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China at the Economic Financial Crossroads: Experts Tell Forum Beijing Should Continue to Liberalise and Market Players Should Respect the Rules

CAMRI concludes its 7th Wee Cho Yaw Singapore-China Finance and Banking Forum in Beijing

19 June 2015 - Experts have told a forum organised by theNational University of Singapore (NUS) Business School that China should push ahead with the liberalisation of its markets and currency, the Renminbi (RMB). However, they said, the rules have to be clear and players should respect the regulations.

 

At this year’s Wee Cho Yaw Singapore-China Finance and Banking Forum, experts discussed the economic implications of Beijing’s policies for banks and financial institutions in Asia, particularly China and Singapore, as well as the outlook for the RMB. The Forum was also told that trading in China shares recently accounted for 61% of the global figure in a single day’s trading data. 

 

This year’s theme is ‘China at the Financial Economic Crossroads: The Critical Next Steps’. The Forum, moderated by Professor Anthony Neoh, Dean’s Visiting Professor at NUS Business School and former Chief Adviser, China Securities Regulatory Commission (CSRC), featured experts Dr Huang Haizhou, Managing Director, China International Capital Corporation (CICC); Mrs Lim Hwee Hua, Executive Director, Tembusu Partners, and a former Cabinet Minister in Singapore; Madam Sau Kwan, President of E Fund Management; and Professor Gao Xiqing, the former President and Chief Investment Officer of the China Investment Corporation (CIC).

 

“The liberalisation of the markets and asset prices like interest rates and currency value was a key topic in the Forum. All the speakers told us to open the door but to make the players respect the fundamentals,” said Bernard Yeung, Dean of NUS Business School and Stephen Riady Distinguished Professor. He added: “Reforms are clearly needed to improve the efficiency of the capital market which is vital for China’s sustainable growth. We need leaders with wisdom and a caring heart, as well as positive international engagement; sustainable growth of China’s economy is critical for its citizens and the rest of the world.”

 

Madam Kwan provided insights into the development of the fund management industry highlighting the exceptional 1500% growth for mutual funds in China over the past decade. In terms of reforms in China, she commented that, “Reforms are moving in the right direction but China needs to do more, and at a faster speed. My personal wish-list includes the setting-up of a pilot programme of the Free Trade Zone for the asset management sector in Shanghai, and the removal of the quota system for QFII and QDII in the near future.”  

 

Another panellist, Mrs Lim, spoke broadly on the policy impact of financial reforms, saying: “Whatever reforms China undertakes, these have a significant impact on Asia and the rest of the world, so getting them right is important. These include introducing the move towards more market forces at play, having well-established and well-capitalised banks with the right leadership, and allowing bad institutions to fail as any mature market would.”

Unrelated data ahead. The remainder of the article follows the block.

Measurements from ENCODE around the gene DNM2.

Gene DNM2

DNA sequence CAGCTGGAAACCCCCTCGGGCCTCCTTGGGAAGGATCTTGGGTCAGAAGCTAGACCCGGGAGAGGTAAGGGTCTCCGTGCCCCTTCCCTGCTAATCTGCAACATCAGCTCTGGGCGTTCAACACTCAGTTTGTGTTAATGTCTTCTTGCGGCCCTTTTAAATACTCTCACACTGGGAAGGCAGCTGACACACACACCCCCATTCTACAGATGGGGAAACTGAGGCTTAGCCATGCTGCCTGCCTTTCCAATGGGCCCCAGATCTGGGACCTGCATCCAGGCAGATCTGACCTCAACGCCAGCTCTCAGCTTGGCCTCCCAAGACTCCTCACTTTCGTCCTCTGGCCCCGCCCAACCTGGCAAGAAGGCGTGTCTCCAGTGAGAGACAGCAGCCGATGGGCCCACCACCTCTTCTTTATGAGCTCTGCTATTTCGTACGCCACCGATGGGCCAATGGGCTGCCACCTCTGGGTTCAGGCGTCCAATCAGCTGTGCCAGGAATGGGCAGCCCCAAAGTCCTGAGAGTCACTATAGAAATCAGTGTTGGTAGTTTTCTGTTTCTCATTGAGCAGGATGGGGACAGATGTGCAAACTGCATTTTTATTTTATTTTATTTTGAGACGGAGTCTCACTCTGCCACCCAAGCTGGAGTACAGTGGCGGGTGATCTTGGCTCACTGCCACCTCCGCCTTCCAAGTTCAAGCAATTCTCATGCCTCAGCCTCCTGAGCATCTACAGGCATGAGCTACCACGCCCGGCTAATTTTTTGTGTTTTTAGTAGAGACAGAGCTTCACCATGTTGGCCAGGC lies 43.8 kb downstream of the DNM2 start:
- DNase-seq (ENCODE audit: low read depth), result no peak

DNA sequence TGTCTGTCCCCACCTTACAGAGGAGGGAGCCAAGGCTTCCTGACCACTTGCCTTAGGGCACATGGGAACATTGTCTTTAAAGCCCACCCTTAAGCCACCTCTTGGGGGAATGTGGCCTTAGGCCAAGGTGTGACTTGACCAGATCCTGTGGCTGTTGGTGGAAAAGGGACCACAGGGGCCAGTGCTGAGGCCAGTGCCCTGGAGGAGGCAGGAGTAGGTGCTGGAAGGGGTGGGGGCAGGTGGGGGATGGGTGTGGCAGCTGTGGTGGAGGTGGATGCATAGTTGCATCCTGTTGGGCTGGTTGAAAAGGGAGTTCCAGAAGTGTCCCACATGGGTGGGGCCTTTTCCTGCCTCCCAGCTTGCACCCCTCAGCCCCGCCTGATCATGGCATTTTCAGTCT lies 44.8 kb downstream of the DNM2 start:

Madam Wu Xiaoling, a former Deputy Governor of the People’s Bank of China (PBoC) delivered a keynote speech, with opening remarks by Mr Wee Ee Cheong, Deputy Chairman and CEO of United Overseas Bank (UOB).

“China has made incredible strides on the financial and economic fronts in recent years with respect to capital market reforms and connectivity, in improving its financial systems and mechanisms, the internationalisation of its RMB, and in fighting corruption and improving governance,” said Professor Joseph Cherian, Director of NUS Business School’s Centre for Asset Management Research and Investments (CAMRI).

“Many of the financial and political economic reforms that are taking place in China are informed using best practice from around the world, including Singapore. In fact, Singapore has been collaborating with China on its economic development since the 1970s. But as our eminent panellists and speakers noted, it’s still a work-in-progress. There are economic, political and legal challenges relating to financial reforms, with issues needing top level attention, along with the prospects for real change in both form and substance,” Professor Cherian elaborated.

Held annually in Singapore or China, the Forum is organised by CAMRI with the aim of fostering a deeper understanding among industry professionals and scholars of the challenges and opportunities in the finance sectors of China and Singapore.

The Wee Cho Yaw Singapore-China Finance and Banking Forum was established in 2008 with a generous donation from the then-Chairman of UOB, Dr Wee Cho Yaw, and his family. The inaugural Forum was held in Beijing in August 2010 in conjunction with the 20th anniversary celebration of diplomatic relations between Singapore and China.

Mr Wee Ee Cheong, Deputy Chairman and CEO of UOB, said, “China is integrating actively with the rest of the world. Geographical proximity, historical relations, overall trade, investment and tourism connections mean that Singapore and Southeast Asia will feature strategically in China’s progress to become the world’s largest economy. As a Singapore-headquartered bank with one of the strongest Southeast Asian networks and franchises, UOB welcomes the economic and business opportunities that China’s new economic and financial market policies bring to the region.”

Along with UOB, the Forum’s other main strategic partner is the Sun Yefang Economic  Science Foundation.

This year, in conjunction with the 50th anniversary of NUS Business School, the half-day Forum featured a panel discussion and a question-and-answer session, attended by more than 200 industry professionals.

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